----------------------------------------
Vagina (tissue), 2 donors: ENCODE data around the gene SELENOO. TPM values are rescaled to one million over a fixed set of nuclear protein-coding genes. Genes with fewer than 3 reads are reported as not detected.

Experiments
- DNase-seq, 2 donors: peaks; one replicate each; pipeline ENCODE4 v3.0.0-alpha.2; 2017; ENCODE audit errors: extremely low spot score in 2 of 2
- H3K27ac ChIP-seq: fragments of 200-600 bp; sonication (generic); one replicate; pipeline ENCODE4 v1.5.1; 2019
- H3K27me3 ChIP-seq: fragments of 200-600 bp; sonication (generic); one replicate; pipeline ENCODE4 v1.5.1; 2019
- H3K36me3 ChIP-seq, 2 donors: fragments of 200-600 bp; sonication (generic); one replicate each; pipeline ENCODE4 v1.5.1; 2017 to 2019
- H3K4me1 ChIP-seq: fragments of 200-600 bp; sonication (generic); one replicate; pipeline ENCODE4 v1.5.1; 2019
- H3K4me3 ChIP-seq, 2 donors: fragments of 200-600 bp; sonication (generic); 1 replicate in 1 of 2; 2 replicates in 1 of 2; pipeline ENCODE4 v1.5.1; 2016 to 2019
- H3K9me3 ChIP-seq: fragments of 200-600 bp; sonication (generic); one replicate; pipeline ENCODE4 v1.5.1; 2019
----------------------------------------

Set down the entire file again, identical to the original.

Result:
Vagina (tissue), 2 donors: ENCODE data around the gene SELENOO. TPM values are rescaled to one million over a fixed set of nuclear protein-coding genes. Genes with fewer than 3 reads are reported as not detected.

Experiments
- DNase-seq, 2 donors: peaks; one replicate each; pipeline ENCODE4 v3.0.0-alpha.2; 2017; ENCODE audit errors: extremely low spot score in 2 of 2
- H3K27ac ChIP-seq: fragments of 200-600 bp; sonication (generic); one replicate; pipeline ENCODE4 v1.5.1; 2019
- H3K27me3 ChIP-seq: fragments of 200-600 bp; sonication (generic); one replicate; pipeline ENCODE4 v1.5.1; 2019
- H3K36me3 ChIP-seq, 2 donors: fragments of 200-600 bp; sonication (generic); one replicate each; pipeline ENCODE4 v1.5.1; 2017 to 2019
- H3K4me1 ChIP-seq: fragments of 200-600 bp; sonication (generic); one replicate; pipeline ENCODE4 v1.5.1; 2019
- H3K4me3 ChIP-seq, 2 donors: fragments of 200-600 bp; sonication (generic); 1 replicate in 1 of 2; 2 replicates in 1 of 2; pipeline ENCODE4 v1.5.1; 2016 to 2019
- H3K9me3 ChIP-seq: fragments of 200-600 bp; sonication (generic); one replicate; pipeline ENCODE4 v1.5.1; 2019